Wine Writers Nose Wine! Rutherford Dust Tasting, July 13, 2011
Photo: Fred Swan

Overall Impressions

During the tasting, I was impressed by the fact that most of the 2008 Rutherford Cabernet blends I tasted are very drinkable now. And they had not been decanted, just opened and left in the bottle for an hour or so. The extra five months in bottle since I last tried many of them has allowed their tannins to soften and integrate. The fruit has become less dominant as well. There are still plenty of cherries, berries and currants, but they no longer shout so loudly that you can’t hear the interesting secondary voices which make wine so interesting. Despite their early accessibility, there is plenty of power in the fruit and tannins. Most of the wines have the stuffing to age nicely for ten or more years.

2008 started cold and some vineyards saw severe frost early in the season. This, and generally low yields for others reasons meant the crop for some growers was down by 30% or more. The weather warmed up later, but wasn't excessively hot. This was fortunate because 2008 was also very dry with rainfall at about 60% of average. The end result was a small crop of small-berrIes, great for quality but not for volume. In the wines I noticed no significant signs of either over- or under-ripe fruit. They are generally well-balanced, even elegant, due in part to the cool to moderate temperatures throughout much of the year.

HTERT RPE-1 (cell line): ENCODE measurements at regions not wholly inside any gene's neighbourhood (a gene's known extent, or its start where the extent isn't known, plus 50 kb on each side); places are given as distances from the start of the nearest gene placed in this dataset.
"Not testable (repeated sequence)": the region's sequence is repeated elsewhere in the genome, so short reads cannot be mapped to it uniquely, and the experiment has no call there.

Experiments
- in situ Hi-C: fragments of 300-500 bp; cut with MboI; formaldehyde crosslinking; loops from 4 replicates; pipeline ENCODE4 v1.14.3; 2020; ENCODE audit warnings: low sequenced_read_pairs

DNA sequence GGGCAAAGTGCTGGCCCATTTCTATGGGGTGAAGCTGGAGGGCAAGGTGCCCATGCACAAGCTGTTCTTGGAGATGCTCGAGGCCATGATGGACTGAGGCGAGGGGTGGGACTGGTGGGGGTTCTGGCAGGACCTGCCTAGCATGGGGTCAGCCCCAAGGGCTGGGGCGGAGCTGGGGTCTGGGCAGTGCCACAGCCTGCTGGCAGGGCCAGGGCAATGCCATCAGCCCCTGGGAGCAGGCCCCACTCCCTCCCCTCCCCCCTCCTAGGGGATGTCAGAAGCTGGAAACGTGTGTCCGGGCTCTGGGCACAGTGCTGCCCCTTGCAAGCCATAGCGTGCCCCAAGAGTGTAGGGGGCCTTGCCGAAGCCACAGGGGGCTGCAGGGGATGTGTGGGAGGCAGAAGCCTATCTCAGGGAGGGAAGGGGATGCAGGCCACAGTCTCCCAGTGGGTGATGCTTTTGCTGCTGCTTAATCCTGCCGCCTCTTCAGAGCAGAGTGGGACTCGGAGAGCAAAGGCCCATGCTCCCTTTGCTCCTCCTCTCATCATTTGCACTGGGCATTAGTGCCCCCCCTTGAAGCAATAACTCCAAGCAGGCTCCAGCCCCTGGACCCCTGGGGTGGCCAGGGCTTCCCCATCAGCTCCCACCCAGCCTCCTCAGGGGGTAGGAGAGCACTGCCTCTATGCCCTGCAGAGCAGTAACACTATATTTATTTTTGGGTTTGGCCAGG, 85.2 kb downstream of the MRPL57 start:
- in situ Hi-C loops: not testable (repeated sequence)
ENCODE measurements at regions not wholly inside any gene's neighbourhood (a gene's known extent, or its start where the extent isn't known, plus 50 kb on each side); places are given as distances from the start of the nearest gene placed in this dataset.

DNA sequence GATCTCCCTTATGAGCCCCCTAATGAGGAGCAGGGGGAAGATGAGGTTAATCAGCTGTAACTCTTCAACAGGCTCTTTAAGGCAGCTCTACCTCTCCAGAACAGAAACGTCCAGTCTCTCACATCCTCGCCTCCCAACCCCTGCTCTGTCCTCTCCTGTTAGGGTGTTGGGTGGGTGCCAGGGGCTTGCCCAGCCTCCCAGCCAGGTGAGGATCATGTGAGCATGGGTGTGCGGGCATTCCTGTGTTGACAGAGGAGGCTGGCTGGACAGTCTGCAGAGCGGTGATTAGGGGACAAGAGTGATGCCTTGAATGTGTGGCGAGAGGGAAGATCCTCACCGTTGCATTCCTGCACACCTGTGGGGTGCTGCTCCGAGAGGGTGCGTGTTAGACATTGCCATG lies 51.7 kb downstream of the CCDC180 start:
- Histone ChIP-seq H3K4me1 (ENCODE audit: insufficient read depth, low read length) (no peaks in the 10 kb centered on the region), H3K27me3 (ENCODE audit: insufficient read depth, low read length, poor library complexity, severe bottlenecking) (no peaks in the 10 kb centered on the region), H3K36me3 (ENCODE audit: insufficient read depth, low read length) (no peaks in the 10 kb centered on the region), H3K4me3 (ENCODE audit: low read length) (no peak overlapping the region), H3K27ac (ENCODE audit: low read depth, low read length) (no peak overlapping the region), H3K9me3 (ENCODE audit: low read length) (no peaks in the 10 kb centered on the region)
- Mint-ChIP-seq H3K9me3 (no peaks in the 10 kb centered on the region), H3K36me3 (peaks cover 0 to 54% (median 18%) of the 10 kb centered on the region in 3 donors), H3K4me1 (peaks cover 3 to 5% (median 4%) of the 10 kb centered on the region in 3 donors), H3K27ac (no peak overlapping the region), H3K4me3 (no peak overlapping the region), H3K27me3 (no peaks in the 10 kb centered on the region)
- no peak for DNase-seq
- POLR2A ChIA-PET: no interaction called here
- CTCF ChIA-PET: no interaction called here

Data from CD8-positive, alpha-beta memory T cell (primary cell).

Alcohol levels ranged from 13.7% [Frog’s Leap] up to 15.3 [Beaulieu Vineyard] with an average of 14.6. That is normal, perhaps even a bit light, for the area these days. Paul Wagner (Balzac Communications) pointed out quite correctly that the higher alcohol levels tended to come from the western part of Rutherford rather than eastern. The normal expectation would be the opposite since the east gets more of the harsh afternoon sun. This demonstrates once again that location isn’t everything. Row orientation, clonal selection, leaf pulling, pick dates and many other factors have a significant impact on grape ripeness and sugar levels.

There was dramatic diversity in the prices of these wines. The most expensive wine was the Rubicon from Rubicon Estate at $200. The bargain-hunters’ wine is Pedemonte Cellars Cabernet Sauvignon Rutherford for just $26. Sadly, only 360 cases of that wine were made. On the bright side, the next three lowest priced wines are very good as well and two of them had much higher production volumes.


Eva Swan evaluates Cabernet Sauvignon at the Rutherford Dust Tasting, July 13, 2011.
Photo: Fred Swan

Tasting Notes

Here are the wines I liked best from the tasting with some brief notes. The wines are listed in alphabetical order. Bear in mind that my ratings are provisional, since the tasting conditions, while excellent, didn’t allow me as much time with each wine as I would want for an “official” review.

2008 12C Wines Cabernet Sauvignon Beckstoffer Georges III Vineyard Rutherford, $70. Alc. % n/a, 120 cases, release 8/1/2010
Highly Recommended; A great, fruity nose of black cherry and sweet spice. Gorgeous, ripe black fruit with coconut, fall leaves and vanilla on the palate. Ripe, powdery tannins.